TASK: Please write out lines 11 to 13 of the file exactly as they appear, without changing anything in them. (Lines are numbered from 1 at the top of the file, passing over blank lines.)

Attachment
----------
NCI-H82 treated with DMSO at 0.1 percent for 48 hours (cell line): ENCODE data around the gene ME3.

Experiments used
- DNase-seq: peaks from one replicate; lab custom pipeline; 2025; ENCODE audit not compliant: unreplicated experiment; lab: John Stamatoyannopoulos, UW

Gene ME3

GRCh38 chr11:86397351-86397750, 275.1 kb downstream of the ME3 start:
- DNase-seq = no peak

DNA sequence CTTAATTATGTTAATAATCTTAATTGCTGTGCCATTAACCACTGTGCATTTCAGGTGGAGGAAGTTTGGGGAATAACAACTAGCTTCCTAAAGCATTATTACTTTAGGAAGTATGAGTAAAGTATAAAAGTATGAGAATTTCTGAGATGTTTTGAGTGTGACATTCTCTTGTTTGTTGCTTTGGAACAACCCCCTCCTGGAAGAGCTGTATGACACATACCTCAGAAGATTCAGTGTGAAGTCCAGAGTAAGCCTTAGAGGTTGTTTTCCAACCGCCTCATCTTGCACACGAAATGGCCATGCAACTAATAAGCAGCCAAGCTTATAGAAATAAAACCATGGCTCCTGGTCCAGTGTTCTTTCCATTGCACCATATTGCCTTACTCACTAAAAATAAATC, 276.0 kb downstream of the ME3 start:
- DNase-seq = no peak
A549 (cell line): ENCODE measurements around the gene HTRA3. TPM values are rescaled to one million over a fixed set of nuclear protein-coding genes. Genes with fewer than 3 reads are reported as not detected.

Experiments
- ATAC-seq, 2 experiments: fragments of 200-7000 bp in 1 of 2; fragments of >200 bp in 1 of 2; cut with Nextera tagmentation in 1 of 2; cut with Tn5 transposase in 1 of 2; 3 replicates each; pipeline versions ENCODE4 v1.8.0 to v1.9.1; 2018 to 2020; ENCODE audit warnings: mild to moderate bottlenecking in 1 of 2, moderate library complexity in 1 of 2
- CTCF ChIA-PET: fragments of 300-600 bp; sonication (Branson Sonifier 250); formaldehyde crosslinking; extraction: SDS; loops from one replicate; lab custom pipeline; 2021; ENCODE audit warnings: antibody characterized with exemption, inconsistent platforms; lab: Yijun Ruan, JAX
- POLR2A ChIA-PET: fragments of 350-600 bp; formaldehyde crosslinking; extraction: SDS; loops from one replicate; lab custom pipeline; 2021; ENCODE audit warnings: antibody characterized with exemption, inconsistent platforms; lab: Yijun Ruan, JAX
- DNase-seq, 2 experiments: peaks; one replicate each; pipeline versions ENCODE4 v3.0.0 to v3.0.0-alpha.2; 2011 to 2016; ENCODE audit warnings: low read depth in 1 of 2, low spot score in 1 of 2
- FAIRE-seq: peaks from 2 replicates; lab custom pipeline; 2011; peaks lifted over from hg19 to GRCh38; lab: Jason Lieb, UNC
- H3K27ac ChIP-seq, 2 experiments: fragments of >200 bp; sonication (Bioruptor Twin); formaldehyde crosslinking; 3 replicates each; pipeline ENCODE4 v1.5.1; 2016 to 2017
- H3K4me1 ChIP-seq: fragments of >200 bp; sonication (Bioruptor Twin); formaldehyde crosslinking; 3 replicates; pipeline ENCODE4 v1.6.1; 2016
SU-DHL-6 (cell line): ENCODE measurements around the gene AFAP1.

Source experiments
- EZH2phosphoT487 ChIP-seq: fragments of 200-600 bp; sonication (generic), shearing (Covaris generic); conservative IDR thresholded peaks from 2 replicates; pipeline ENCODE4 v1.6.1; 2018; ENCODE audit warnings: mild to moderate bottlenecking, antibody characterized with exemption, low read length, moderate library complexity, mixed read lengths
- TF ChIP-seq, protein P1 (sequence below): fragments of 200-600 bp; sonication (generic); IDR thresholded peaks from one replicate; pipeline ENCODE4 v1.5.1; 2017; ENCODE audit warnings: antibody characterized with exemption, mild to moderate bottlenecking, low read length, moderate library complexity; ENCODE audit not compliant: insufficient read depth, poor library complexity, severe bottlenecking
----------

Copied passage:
- ATAC-seq, 2 experiments: fragments of 200-7000 bp in 1 of 2; fragments of >200 bp in 1 of 2; cut with Nextera tagmentation in 1 of 2; cut with Tn5 transposase in 1 of 2; 3 replicates each; pipeline versions ENCODE4 v1.8.0 to v1.9.1; 2018 to 2020; ENCODE audit warnings: mild to moderate bottlenecking in 1 of 2, moderate library complexity in 1 of 2
- CTCF ChIA-PET: fragments of 300-600 bp; sonication (Branson Sonifier 250); formaldehyde crosslinking; extraction: SDS; loops from one replicate; lab custom pipeline; 2021; ENCODE audit warnings: antibody characterized with exemption, inconsistent platforms; lab: Yijun Ruan, JAX
- POLR2A ChIA-PET: fragments of 350-600 bp; formaldehyde crosslinking; extraction: SDS; loops from one replicate; lab custom pipeline; 2021; ENCODE audit warnings: antibody characterized with exemption, inconsistent platforms; lab: Yijun Ruan, JAX